Perhaps it's my imagination, but it seems like there has been a sharp uptick in the number of deleted questions and answers, lately, and that both are being deleted when they could better be edited, commented on, downvoted, or all three. In addition, the deletions are frequently by moderator fiat given our lack of bylaws, which is different and subject to fewer limitations than the process of being deleted by the community.

In my opinion, and my experience, as a long term, high-rep member of this StackExchange, this is not correct SE behavior. Deletion should be reserved for answers that are abusive, spam, posted in bad faith, or entirely unrelated to the question. Downvoting --in contrast to this meta answer --is the correct process for low-quality answers, ideally with a comment explaining what is wrong and suggesting improvements. In some cases, it may be worthwhile to edit the post yourself and leave a comment explaining your edits.

Are these standards for deletion correct? If not, what should be our current standards as of January 2019?

3 Answers 3


On deletion of answers

There are clear guidelines regarding deletion of answers in the help center that go well beyond "abusive, spam, posted in bad faith, or entirely unrelated to the question", see the page for Why and how are some answers deleted?:

Answers that do not fundamentally answer the question may be removed. This includes answers that are:

  • commentary on the question or other answers
  • asking another, different question
  • “thanks!” or “me too!” responses
  • exact duplicates of other answers
  • barely more than a link to an external site
  • not even a partial answer to the actual question

This, to me, includes answers to questions that have a clear context in determinate literature and consist of mere argumentation or musings. While answers that only reflect personal musings are to be deleted in general since they are virtually never able to "fundamentally answer a question", argumentations may be fine in some cases as long as there is no specific context given in the question and the argumentation reflects an appropriate knowledge background.

Personally, I would still prefer sourced answers, but a lack of reference can hardly justify deletion if the above criteria are not relevant.

On the deletion of questions

Here, there are likewise clear standards that are much less strict and almost meet the description given in the OP:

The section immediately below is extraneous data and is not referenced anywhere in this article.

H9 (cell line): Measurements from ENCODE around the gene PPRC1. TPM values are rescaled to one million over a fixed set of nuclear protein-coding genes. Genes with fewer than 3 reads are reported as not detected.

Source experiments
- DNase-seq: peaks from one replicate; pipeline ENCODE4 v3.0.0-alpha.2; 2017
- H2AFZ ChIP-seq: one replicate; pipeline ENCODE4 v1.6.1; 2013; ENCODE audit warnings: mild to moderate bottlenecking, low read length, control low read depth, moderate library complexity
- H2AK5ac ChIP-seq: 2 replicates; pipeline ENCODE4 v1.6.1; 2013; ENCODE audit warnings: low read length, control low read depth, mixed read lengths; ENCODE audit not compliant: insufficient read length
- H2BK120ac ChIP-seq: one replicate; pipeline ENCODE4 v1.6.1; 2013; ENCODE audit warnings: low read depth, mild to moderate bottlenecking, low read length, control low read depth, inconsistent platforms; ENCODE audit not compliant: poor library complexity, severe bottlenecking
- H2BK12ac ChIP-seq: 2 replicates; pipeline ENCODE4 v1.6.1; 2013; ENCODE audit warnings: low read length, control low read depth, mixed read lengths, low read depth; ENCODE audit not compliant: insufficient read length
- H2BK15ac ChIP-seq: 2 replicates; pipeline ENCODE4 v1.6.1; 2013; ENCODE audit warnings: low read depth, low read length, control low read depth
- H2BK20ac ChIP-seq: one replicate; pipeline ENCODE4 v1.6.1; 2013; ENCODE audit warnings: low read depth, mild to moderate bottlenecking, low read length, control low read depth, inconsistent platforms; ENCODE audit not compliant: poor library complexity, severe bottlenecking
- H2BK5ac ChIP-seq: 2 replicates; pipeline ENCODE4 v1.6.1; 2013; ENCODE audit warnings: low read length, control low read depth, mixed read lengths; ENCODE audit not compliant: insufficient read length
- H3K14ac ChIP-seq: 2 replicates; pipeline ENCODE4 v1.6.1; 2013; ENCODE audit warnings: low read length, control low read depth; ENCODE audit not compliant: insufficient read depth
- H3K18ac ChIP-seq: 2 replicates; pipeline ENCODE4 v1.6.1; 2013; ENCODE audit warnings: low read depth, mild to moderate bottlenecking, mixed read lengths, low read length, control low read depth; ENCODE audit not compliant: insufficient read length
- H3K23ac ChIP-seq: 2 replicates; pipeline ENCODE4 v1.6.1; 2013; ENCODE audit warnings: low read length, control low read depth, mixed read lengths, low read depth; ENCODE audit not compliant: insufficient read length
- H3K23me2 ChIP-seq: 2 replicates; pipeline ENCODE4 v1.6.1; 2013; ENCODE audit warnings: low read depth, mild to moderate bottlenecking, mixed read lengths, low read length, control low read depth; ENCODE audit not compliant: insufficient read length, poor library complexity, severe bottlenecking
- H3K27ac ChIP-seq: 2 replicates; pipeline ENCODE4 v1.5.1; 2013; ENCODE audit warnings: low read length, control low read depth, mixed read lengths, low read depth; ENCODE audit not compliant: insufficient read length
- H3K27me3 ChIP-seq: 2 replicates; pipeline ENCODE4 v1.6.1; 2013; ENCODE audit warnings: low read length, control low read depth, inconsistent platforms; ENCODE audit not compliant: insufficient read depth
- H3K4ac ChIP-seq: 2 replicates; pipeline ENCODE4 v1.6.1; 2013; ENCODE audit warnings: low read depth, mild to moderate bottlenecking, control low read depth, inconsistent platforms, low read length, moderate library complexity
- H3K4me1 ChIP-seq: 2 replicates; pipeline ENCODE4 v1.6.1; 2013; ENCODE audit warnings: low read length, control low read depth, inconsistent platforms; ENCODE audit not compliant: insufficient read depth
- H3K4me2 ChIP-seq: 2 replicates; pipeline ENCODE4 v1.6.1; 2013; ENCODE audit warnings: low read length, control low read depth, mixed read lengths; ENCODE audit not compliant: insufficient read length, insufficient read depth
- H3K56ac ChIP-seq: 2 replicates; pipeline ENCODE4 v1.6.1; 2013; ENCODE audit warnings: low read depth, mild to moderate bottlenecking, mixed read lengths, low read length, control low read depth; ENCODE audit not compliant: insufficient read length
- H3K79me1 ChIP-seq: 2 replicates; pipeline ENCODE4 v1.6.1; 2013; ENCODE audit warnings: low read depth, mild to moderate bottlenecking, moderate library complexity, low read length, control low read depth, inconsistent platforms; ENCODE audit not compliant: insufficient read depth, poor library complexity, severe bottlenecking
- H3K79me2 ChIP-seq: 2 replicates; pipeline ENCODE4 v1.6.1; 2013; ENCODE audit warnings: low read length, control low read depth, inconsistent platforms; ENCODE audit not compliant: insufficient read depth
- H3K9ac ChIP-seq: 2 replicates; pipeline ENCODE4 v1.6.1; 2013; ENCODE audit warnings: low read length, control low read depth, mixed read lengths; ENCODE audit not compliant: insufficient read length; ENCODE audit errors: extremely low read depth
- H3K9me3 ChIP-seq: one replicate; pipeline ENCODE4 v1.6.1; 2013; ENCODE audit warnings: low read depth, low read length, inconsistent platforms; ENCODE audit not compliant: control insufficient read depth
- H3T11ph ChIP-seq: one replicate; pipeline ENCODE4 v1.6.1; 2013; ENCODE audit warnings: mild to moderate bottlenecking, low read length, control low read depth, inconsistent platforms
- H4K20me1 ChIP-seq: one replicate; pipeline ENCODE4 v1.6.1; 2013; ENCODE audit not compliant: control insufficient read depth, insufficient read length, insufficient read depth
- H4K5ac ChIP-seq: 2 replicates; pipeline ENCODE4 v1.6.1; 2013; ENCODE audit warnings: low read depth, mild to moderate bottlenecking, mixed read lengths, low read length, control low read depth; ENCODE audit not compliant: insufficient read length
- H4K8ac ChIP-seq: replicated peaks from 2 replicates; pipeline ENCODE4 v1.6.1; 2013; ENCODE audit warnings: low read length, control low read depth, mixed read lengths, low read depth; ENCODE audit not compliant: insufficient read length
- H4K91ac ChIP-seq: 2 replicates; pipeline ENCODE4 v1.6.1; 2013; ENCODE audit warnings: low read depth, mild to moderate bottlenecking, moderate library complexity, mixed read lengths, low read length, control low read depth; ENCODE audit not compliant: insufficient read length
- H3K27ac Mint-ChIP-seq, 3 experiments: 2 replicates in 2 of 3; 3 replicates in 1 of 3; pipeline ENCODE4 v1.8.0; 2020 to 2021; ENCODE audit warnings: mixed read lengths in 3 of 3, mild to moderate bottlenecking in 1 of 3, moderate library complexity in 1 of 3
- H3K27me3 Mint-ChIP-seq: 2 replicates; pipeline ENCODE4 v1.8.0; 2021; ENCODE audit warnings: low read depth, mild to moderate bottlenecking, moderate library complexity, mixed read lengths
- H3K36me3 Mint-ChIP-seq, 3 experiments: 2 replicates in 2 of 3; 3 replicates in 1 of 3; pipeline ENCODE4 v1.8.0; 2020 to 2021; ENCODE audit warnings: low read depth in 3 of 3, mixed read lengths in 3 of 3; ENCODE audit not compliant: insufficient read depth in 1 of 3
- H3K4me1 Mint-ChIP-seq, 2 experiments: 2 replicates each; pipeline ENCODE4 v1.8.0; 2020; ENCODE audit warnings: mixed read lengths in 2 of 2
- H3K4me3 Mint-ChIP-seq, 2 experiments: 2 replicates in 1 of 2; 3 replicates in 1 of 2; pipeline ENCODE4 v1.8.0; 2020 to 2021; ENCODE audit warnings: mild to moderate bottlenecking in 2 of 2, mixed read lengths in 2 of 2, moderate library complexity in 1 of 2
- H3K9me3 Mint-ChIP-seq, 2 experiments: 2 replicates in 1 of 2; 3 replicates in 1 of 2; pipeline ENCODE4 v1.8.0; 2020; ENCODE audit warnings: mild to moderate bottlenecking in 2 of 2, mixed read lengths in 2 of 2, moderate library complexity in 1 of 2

Questions that are extremely off topic, or of very low quality, may be removed at the discretion of the community and moderators.

Over time, closed questions that are not useful as signpoints to other questions may also be removed, as well as questions which have no significant activity over a very long period after being asked. If you want to improve a question to keep it from being deleted, click the edit button beneath it. See How to Ask for more tips on improving questions.

Here, at least as far as I am aware of, the second case, i.e. deletion by the community-bot, is much more frequent than actual moderator deletion (as opposed to putting on hold).

Why the uptick?

I guess this is due to a simple fact: We get more flags pointing out problematic posts. This, coupled with the fact that active highrep users that used to handle revision queues are now actually moderators results in very few posts handled by the community by itself. This results indeed in comparatively more posts deleted or closed by moderator votes.

I, personally, would prefer a vivid community of highrep users enacting the StackExchange model as far as their privileges go, but unfortunately, the activity and structure of our community just do not allow for this at the moment.

On downvoting

I agree that as far as escalation is concerned, downvoting surely is the first step, ideally with a comment explaining what is lacking. In bigger and/or more rigorous communities, you can see how this works perfectly. This is just not the case for Philosophy.SE at the moment.

As a moderator, I do distinguish here between posts by new users and posts by the ones that are about for long enough so that they should understand how the site works: The former are given a downvote, a comment and ~24h to make improvements before deletion (if mendable - e.g. comments in answers are deleted directly with a comment as of why). The latter are deleted on the spot.


Since down-voting costs a reputation point I prefer flagging questions and answers or voting to close questions. This action sends the post to a review queue or to a moderator. I have no preference who resolves the issue.